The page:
GPs can ride the social media highway
A guide to help UK doctors navigate the ethical and confidentiality dilemmas posed by social media has been published by the Royal College of General Practitioners.
The RCGP worked in collaboration with Doctors.net.uk and LimeGreen Media to produce the Social Media Highway Code - a 10-point plan providing practical and supportive advice for doctors on the use of social media.
The main points in the new code include the need to; recognise that the personal and professional cannot always be separated; engage with the public, but be cautious of giving personal advice; respect the privacy of all patients, especially the vulnerable; and show your human side, but maintain professional boundaries
A first draft of the guide was launched at the RCGP annual conference last October.
Since then, healthcare professionals worldwide have been providing feedback on it via Twitter, Facebook and the online forums on Doctors.net.uk. This feedback was reviewed and the themes incorporated into the new code.
Changes added include more information on the extra responsibilities that doctors can hold as ‘data controllers’, and more tips and advice on communicating with the public and with colleagues.
Dr Ben Riley, lead-author of the code and curriculum director for the RCGP, said the code had a practical focus and addressed a number of challenging areas that GPs had been asking about for some time.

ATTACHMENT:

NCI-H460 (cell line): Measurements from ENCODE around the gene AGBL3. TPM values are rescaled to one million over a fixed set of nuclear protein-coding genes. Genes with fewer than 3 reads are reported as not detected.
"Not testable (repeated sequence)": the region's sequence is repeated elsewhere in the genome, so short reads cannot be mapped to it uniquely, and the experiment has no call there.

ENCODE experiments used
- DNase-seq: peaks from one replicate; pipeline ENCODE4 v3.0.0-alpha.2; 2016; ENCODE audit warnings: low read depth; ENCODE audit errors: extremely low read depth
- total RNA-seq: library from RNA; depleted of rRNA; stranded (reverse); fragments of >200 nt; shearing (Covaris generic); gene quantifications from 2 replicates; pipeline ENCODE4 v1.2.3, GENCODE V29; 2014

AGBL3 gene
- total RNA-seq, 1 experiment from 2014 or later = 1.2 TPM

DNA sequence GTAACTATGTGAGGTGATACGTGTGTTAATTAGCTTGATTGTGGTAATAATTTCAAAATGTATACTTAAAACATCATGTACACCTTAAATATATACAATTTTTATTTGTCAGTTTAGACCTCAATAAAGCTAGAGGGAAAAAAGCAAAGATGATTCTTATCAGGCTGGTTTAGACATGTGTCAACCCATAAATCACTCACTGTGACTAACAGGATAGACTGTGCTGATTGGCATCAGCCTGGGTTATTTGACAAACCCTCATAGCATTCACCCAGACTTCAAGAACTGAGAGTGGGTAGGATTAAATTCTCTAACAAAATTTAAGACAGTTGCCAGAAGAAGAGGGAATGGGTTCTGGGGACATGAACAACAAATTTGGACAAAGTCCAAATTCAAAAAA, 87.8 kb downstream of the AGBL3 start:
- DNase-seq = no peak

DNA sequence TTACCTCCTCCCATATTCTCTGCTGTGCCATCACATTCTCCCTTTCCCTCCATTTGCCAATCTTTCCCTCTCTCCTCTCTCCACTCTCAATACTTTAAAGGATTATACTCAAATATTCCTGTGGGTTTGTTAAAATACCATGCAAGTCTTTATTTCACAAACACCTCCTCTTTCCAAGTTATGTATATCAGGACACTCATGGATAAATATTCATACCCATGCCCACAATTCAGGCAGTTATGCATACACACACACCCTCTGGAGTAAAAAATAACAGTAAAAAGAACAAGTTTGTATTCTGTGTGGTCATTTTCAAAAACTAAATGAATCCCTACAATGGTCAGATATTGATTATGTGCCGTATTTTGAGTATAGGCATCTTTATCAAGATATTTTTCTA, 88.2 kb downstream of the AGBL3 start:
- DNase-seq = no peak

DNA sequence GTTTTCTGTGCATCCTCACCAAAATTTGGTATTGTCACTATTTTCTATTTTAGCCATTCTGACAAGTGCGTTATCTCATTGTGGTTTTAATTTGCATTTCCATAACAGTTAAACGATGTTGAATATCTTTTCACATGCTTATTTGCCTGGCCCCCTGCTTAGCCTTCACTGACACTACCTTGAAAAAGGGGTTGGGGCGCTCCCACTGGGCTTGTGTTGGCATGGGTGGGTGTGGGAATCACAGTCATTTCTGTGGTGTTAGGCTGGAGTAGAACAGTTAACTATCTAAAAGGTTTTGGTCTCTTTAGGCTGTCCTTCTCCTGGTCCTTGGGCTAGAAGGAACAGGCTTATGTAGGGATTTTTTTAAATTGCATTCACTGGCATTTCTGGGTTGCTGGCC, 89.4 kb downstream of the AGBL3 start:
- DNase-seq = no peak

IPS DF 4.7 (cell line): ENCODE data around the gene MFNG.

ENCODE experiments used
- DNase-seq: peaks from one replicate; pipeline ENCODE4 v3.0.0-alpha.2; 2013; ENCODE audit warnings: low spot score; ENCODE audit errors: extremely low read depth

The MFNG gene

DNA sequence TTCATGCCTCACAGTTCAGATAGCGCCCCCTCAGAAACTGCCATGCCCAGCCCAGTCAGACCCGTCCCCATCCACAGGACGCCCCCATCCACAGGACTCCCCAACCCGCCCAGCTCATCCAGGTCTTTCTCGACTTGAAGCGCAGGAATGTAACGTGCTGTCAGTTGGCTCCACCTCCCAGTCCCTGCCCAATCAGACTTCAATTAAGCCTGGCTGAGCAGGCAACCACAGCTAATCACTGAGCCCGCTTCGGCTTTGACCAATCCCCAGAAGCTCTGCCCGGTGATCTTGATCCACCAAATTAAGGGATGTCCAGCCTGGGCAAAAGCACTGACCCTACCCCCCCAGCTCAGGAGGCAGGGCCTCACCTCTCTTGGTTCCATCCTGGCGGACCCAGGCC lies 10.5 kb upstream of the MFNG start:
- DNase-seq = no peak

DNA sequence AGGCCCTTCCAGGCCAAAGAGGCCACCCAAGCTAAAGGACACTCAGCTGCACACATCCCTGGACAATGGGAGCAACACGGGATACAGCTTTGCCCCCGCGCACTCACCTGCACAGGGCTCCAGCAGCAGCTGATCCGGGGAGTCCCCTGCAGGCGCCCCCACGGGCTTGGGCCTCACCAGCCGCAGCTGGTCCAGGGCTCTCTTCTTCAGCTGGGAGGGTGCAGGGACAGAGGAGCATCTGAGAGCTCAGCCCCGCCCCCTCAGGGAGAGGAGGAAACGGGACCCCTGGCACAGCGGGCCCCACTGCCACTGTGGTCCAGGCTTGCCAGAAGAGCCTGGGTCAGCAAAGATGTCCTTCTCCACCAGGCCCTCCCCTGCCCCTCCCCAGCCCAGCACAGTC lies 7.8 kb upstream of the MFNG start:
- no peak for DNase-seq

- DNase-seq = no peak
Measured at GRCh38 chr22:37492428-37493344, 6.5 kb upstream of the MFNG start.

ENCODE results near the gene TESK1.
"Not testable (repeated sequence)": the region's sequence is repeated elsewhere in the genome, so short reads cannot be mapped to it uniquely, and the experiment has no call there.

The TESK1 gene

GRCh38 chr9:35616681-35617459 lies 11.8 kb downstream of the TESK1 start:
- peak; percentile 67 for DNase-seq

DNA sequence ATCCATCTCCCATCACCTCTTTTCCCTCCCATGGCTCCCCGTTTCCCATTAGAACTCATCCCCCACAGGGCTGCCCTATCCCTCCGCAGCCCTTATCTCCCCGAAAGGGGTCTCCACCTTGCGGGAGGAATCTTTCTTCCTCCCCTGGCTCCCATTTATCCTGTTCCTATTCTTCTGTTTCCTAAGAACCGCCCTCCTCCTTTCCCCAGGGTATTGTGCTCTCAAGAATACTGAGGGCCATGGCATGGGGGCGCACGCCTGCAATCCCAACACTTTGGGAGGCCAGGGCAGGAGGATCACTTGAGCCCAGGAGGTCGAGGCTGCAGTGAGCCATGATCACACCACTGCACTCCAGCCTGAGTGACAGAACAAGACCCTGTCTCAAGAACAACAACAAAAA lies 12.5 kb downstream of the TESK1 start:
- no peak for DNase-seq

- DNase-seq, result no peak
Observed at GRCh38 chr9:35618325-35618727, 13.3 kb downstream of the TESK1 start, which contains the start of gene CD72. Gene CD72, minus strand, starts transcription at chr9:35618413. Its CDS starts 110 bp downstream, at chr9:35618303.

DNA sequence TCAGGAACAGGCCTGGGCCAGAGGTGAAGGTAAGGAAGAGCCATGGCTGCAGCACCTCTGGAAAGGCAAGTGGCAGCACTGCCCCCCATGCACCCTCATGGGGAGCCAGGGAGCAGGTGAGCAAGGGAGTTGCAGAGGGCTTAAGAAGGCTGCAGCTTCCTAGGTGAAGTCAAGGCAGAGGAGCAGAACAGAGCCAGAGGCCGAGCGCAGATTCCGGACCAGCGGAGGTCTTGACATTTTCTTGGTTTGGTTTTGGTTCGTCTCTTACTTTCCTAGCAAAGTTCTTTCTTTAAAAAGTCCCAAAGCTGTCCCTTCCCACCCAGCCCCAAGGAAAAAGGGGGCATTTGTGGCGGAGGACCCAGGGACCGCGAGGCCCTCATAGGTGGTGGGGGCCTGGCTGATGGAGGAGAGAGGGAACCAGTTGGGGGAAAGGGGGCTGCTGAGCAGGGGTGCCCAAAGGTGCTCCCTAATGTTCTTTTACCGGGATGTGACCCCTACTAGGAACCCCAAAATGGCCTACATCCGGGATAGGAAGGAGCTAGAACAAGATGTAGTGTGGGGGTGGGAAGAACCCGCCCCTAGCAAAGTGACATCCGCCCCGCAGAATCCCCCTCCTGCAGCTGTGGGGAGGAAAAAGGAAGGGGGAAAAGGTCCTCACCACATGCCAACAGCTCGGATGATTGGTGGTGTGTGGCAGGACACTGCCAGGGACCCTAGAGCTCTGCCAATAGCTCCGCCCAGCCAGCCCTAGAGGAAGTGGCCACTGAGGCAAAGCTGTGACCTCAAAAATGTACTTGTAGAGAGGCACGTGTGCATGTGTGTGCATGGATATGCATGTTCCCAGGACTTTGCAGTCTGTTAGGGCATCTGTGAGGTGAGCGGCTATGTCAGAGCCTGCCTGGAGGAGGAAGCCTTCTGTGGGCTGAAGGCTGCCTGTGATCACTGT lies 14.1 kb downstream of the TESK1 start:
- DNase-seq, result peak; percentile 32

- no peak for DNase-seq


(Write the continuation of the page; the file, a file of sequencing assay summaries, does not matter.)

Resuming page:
“There are many opportunities for GPs and other healthcare professionals to take the lead in developing how social media can be used to improve healthcare,” he said.
“At the same time healthcare professionals need to protect their patients and support each other with using these new ways of communicating.”
A recent exclusive survey for eHealth Insider, conducted by doctors.net.uk, revealed that a majority of GPs (58%) had never interacted with their patients via social media.
Those who said they had overwhelmingly cited their practice website. Just 3% used Facebook, 2% used Twitter and 1% used YouTube.
Dr Riley and fellow co-author Dr Clare Gerada will hold a lunchtime Twitter debate on 22 March (#RCGPSoMe ) to discuss how social media affects doctors and patients and how the benefits could be rolled out to wider society.
Last updated: 19 March 2013 09:36
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